Ravens and Lamar Jackson Agree to a 5-Year Contract Extension

After hitting an impasse in contract talks this off-season, the star quarterback Lamar Jackson and the Baltimore Ravens reached an agreement in principle on a five-year contract extension on Thursday, Jackson announced in a video posted on the team’s Twitter account.

“For the last few months, there’s been a lot of ‘he said, she said,’ a lot of nail biting, a lot of head scratching going on,” Jackson, 26, said before declaring that he would “light up” the Ravens’ home stadium for the next five years.

The deal is worth $260 million, according to a person with knowledge of the terms of the agreement who requested anonymity because the team had not announced the financial details.

Jackson won the league’s Most Valuable Player Award in 2019 and entered the 2022 N.F.L. season with one year remaining on his rookie contract. Uncertainty had hung over Jackson’s future in Baltimore as he and the team were unable to agree on terms for an extension, and contract talks were paused until the off-season. In March, still unable to agree to terms with Jackson, the team gave him the nonexclusive franchise tag, which is worth about $32 million annually and allowed him to negotiate with other teams.

Jackson said on Twitter last month that he requested a trade in early March because the Ravens had “not been interested in meeting my value.”

Other quarterbacks around the league signed new deals or found new teams via trade, including Jalen Hurts, who agreed to a contract extension with the Philadelphia Eagles last week, and Aaron Rodgers, who moved from Green Bay to the Jets earlier this week. Jackson’s situation with the Ravens seemed to be locked in a stalemate — until the team’s announcement Thursday, hours before the start of the N.F.L. draft. Jackson’s average yearly earnings are now the highest in the league, edging out those of Hurts, whose five-year deal is worth $255 million, according to multiple reports.

The Ravens selected Jackson with the final pick of the first round in the 2018 N.F.L. draft. He took over as the team’s starting quarterback midway through his rookie season, after an injury to Joe Flacco. He led the Ravens to the playoffs in four of the past five seasons, though he sat out the team’s wild-card game in January after suffering a late-season knee injury.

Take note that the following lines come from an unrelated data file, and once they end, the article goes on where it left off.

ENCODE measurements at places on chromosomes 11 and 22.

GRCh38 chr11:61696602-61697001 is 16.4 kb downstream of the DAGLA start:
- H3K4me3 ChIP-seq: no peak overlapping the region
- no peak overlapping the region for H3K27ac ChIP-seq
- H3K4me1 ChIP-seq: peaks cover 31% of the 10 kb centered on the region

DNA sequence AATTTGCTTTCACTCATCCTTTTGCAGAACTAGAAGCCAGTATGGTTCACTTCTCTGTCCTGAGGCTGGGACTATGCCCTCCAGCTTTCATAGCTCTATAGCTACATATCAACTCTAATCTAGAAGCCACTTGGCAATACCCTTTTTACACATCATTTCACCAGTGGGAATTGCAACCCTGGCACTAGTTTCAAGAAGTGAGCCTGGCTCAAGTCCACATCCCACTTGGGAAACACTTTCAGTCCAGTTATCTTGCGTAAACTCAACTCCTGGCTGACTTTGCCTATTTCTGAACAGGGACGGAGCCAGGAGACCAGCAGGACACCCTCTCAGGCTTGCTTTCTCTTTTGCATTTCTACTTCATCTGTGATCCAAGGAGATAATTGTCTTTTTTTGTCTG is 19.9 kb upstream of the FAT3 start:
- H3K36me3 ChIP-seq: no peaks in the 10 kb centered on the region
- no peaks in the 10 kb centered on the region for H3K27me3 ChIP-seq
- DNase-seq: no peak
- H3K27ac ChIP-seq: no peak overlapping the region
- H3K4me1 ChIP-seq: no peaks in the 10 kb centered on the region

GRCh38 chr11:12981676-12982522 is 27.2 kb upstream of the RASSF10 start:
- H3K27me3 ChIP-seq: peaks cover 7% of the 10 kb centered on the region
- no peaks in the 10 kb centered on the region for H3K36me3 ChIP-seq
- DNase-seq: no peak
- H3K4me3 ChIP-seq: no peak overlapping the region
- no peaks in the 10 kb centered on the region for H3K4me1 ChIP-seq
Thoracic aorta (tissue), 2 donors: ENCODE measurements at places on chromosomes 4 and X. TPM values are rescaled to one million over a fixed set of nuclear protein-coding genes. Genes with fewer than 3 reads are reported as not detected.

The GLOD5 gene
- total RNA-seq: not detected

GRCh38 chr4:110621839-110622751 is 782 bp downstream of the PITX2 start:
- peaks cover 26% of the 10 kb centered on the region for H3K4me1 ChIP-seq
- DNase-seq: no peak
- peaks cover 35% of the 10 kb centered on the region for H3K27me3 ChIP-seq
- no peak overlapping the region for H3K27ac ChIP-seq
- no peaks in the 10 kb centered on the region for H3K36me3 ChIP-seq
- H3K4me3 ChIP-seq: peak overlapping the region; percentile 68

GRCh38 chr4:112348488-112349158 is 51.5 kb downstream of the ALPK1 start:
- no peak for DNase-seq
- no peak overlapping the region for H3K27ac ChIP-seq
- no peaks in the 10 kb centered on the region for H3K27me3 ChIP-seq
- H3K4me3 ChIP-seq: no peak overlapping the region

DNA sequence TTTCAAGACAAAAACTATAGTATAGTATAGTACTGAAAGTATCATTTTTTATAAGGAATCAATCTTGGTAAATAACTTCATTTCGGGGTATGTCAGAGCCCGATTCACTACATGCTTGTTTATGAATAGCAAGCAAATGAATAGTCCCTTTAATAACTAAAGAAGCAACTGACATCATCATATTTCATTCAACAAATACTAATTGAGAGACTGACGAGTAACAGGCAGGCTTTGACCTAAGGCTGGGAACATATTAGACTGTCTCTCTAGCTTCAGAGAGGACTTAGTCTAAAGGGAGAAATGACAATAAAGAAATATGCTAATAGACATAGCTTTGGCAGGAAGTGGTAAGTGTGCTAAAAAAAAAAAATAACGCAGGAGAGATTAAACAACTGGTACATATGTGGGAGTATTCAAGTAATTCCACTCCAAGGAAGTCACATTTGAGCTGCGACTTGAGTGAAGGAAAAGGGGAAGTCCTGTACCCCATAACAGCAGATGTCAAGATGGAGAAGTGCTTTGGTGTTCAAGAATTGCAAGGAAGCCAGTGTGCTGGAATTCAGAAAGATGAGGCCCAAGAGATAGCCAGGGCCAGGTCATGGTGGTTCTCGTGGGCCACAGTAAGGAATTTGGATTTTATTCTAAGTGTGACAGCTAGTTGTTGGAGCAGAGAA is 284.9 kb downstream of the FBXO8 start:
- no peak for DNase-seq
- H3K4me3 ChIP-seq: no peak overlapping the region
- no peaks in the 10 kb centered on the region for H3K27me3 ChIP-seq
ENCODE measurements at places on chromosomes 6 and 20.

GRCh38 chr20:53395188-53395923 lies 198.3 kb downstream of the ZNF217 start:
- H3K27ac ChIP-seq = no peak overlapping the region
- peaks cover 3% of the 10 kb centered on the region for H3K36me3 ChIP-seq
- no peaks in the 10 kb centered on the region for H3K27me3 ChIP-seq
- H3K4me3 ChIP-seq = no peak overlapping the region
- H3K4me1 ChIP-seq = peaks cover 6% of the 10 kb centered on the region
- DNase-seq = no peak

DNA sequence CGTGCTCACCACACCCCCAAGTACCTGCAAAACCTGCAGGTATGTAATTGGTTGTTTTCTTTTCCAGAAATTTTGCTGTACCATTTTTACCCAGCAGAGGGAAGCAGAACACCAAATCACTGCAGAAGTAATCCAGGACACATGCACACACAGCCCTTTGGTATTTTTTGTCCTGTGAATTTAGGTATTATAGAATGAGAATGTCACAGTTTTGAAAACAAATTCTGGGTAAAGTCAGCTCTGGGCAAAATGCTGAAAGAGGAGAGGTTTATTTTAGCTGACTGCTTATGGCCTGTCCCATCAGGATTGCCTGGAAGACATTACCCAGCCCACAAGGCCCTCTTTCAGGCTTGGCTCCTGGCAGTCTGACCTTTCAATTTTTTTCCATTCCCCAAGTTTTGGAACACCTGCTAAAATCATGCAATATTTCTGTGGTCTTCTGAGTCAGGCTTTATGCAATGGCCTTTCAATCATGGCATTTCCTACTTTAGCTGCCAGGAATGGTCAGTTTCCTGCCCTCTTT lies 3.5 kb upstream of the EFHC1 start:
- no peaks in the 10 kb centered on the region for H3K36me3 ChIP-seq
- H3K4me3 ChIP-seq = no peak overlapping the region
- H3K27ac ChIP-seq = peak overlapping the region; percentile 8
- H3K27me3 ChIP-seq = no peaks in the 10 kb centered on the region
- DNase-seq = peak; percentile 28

Jackson has reimagined how the quarterback position is played at the sport’s highest level, challenging opponents with both his arm and his legs with more success than has ever been seen. He is the first quarterback to rush for more than 1,000 yards in multiple seasons, in 2019 and 2020. Last season, Jackson surpassed both 4,000 career rushing yards and 100 passing touchdowns, doing so faster than any player in league history.

Like many of the dual-threat quarterbacks who came before him, particularly Black quarterbacks, when Jackson turned pro he faced questions from N.F.L. teams about his staying power and fended off suggestions that he might be better suited to a different position. A lasting image from the 2018 draft is Jackson and his mother sitting in the green room until late into the night, waiting for his name to be called.

The Ravens, though, have embraced rather than stifled Jackson’s unique abilities, building an offense around him that looked different from any other in the league. In 2019, Jackson’s M.V.P. year, the Ravens broke a 41-year-old record for the most rushing yards in a season, and from 2018-21 they tied a league record by rushing for at least 100 yards in 43 straight games.

By staying in Baltimore, Jackson will continue to duel with the cadre of talented young quarterbacks in the A.F.C. that includes the two-time Super Bowl champion Patrick Mahomes of Kansas City; Joe Burrow of Cincinnati; Josh Allen of Buffalo; Justin Herbert of the Los Angeles Chargers; and Trevor Lawrence of Jacksonville. He will have at least one new offensive playmaker to throw to, the receiver Odell Beckham Jr., who signed with the Ravens earlier this month after sitting out the 2022 season while recovering from the torn anterior cruciate ligament he suffered while helping the Los Angeles Rams win Super Bowl LVI.

Even when negotiations between Jackson and the Ravens were stalled, Coach John Harbaugh said that the two sides appreciated one another, and that he expected Jackson to be his starter this season. “Numbers can be figured out,” Harbaugh said last month.

The Ravens figured out what numbers they needed to offer to keep Jackson, and now they’ll have another five years with him.

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